What You Need To Know About Osteoporosis During Menopause

Essentially, osteoporosis means ‘porous bones’. It’s a condition that affects the quality and the density of your skeletal bones because the struts, mesh-like structure within bones, become thin causing them to become brittle, weak and fragile, and prone to sudden and unexpected fractures.

Osteoporosis, resulting in an increased loss of bone mass and strength, is usually discovered only after the weakened bones have caused a painful fracture, in otherwise perfectly healthy women, usually in the hips, wrists and the spine. Biologically, most women’s bone density increases and develops through their adolescence and into their 20’s, building more bone than lost, reaching a peak of optimum bone mass at the age of 30, and decreases gradually after they are 35 years of age. Bone breakdown begins to overpower bone buildup during the ageing process. Once this loss of bone starts weakening the internal structure of the bone itself, it is labeled as osteoporosis.

Why it happens

Experts suggest a direct relationship between the development of osteoporosis in healthy women, and the lack of oestrogen during and after menopause. It is called the “silent disease” because it occurs without symptoms. The condition can be diagnosed after the bones become so weak that any kind of physical strain or fall causes a fracture or collapsed vertebrae. After menopause, bone contraction overtakes the building of new bone and therefore, the cortical bone (hard bone) is lost at a rate of 0.5% per year, whereas the trabecular bone (the spongy bone inside the cortical bone) is lost at a rate of 1% per year.

Types of Osteoporosis

Type I osteoporosis is usually diagnosed after menopause, when oestrogen levels drop steeply, and lead to trabecular bone loss.
Type II osteoporosis is senile osteoporosis that develops after the age of 60, and involves a thinning of both the trabecular and cortical bones.

Who is more susceptible?

Statistically, Asian and Caucasian women over the age of 50 are more susceptible to developing osteoporosis. As a matter of fact, women are four times more likely to be diagnosed with osteoporosis than men. One way to detect osteoporosis is when it manifests as severe back pain or loss of height, leading to curvature. If people around you find you shorter than you are, consulting a doctor and getting appropriate tests is advisable.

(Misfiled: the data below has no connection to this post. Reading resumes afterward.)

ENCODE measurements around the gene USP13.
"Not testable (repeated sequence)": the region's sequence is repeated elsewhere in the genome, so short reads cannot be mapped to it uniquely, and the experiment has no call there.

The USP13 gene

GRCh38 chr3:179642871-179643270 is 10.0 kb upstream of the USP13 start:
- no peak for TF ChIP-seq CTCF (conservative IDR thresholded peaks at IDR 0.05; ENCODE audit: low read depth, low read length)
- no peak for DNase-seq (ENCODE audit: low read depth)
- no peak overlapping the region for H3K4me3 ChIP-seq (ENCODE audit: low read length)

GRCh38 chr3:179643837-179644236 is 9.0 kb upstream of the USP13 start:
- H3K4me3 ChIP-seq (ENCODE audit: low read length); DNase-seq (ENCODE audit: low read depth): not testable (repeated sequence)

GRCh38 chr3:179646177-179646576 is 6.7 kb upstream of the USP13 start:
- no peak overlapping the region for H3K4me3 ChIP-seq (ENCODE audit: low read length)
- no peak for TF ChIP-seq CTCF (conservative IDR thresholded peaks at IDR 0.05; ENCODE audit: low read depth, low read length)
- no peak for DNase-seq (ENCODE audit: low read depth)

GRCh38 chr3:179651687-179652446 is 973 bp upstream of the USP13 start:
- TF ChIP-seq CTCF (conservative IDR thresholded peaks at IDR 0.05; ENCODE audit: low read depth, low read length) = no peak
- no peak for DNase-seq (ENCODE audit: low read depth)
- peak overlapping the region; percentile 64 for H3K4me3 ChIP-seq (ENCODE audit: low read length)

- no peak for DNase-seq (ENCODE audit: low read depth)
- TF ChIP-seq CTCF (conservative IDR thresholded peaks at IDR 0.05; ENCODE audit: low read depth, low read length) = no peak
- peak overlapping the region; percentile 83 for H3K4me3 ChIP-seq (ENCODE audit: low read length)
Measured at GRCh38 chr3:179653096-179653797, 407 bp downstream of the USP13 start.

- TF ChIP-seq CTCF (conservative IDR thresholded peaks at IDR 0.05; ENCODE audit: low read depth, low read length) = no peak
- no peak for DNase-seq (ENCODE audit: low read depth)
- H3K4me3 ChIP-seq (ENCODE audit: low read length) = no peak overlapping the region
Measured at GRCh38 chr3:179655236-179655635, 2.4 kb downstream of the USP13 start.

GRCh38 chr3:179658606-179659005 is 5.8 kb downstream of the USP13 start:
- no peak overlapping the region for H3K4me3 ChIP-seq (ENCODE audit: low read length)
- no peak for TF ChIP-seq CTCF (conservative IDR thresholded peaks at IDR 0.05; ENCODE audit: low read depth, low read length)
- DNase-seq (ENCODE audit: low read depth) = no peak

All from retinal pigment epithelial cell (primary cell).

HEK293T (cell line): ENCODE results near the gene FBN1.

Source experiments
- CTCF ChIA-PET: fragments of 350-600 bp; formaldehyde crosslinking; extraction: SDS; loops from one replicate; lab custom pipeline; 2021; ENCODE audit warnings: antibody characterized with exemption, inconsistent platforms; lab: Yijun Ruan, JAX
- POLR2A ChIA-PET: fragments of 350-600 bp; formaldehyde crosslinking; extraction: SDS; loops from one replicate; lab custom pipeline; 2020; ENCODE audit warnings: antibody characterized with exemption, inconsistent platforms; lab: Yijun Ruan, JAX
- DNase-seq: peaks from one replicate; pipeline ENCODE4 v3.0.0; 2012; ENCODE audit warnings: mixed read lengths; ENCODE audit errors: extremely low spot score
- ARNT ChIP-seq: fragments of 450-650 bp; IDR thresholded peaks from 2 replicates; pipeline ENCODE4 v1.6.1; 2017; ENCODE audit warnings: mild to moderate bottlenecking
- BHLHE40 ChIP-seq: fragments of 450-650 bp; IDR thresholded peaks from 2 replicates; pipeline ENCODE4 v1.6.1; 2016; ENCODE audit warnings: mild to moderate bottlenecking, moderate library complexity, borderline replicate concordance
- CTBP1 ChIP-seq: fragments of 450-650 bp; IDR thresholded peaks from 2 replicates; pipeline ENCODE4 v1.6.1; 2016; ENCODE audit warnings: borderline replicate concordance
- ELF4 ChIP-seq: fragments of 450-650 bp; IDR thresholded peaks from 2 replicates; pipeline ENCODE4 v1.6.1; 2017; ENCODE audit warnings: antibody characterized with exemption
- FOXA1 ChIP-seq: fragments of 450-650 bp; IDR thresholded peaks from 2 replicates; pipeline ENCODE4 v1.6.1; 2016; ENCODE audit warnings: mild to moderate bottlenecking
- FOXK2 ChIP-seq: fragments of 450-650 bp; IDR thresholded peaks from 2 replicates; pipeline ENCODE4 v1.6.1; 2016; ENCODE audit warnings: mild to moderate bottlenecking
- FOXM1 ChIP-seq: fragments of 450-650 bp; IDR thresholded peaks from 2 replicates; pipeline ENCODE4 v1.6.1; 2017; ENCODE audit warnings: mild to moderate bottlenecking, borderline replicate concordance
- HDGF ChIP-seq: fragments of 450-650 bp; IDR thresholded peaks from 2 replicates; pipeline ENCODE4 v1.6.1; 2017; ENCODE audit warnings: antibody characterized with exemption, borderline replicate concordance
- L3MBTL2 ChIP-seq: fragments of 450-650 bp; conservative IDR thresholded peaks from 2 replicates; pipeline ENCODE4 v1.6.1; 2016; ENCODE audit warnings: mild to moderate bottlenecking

—> A hormone produced by the ovaries, oestrogen, plays the major role in protecting against bone loss. After menopause, the ovaries stop most of their oestrogen production that leads to bone loss and the inability to absorb and retain calcium.

—> Surgical removal of one or both ovaries.
—> Early menopause before the age of 40) or irregular periods lead to prolonged gaps of time where hormone levels are low, increasing the risk of loss of bone mass.

—> Because they have less bone to lose, menopausal or post-menopausal women with a thinner frame face a greater risk of developing this condition.
—> A family history of osteoporosis or any signs of osteoporosis (fractured hip, broken wrists due to minor bumps) is the most important cause.

—> Low bone mass, measured by a bone density test.

—> Excessive drinking or smoking depletes the oestrogen level even more, which is previously affected by menopause already.

—> Low levels of dietary calcium and Vitamin D. 


—> Bone Density Scanning (DXA) or Bone Mineral Density, are done to get information about bone mass. A result below the required bone density level confirms osteoporosis.
—> Doctors recommend establishing a regular exercise program. Any weight bearing exercise (sports, jogging, dancing), even walking for at least 30 minutes, can help in making the bones stronger and ease the bone less.

—> The U.S recommended daily allowance of calcium for women with an average risk of osteoporosis is 1,000mg. For menopausal and post-menopausal women, the allowance increases to 1,500mg per day. Eating food high in calcium, such as milk and dairy products, fish, dark and lay green vegetables, can maintain the strength in your bones and prevent the condition from developing.

—> The body needs Vitamin D to absorb the calcium intake. To make enough Vitamin D, Doctors recommend soaking up sunlight for a total of 20 minutes daily. Foods rich in Vitamin D are eggs, fatty fish, cereal and milk.
—> Supplements and medication can help treat or prevent osteoporosis, but menopausal women should consult a health-care provider to discuss their previous medication regime and its impact/non-impact on the new drugs.

—> Hormone Replacement Therapy is useful for alleviating and preventing the increased rate of bone loss because the surgical oestrogen elevates the calcium balance in the body.

—> Massage therapy, acupuncture and acupressure are advised to women with severe back or joint pain.

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Neha Ramneek Kapoor

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